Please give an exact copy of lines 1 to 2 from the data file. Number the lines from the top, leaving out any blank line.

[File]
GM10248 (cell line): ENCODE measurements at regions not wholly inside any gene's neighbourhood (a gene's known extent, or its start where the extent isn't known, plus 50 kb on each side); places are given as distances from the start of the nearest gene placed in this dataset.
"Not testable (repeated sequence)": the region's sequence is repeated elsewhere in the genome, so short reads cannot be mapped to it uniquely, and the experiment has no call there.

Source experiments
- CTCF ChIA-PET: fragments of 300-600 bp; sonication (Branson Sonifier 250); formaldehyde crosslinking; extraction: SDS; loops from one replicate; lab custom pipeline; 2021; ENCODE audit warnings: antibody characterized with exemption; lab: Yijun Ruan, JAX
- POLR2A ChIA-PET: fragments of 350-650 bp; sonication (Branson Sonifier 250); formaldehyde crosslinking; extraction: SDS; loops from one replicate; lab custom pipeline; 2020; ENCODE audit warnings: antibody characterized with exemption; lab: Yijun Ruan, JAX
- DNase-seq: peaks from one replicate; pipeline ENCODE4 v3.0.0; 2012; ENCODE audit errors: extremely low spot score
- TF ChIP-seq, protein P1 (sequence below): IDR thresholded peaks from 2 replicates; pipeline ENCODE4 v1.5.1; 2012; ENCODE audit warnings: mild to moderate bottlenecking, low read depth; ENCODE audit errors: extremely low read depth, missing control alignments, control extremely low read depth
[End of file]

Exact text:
GM10248 (cell line): ENCODE measurements at regions not wholly inside any gene's neighbourhood (a gene's known extent, or its start where the extent isn't known, plus 50 kb on each side); places are given as distances from the start of the nearest gene placed in this dataset.
"Not testable (repeated sequence)": the region's sequence is repeated elsewhere in the genome, so short reads cannot be mapped to it uniquely, and the experiment has no call there.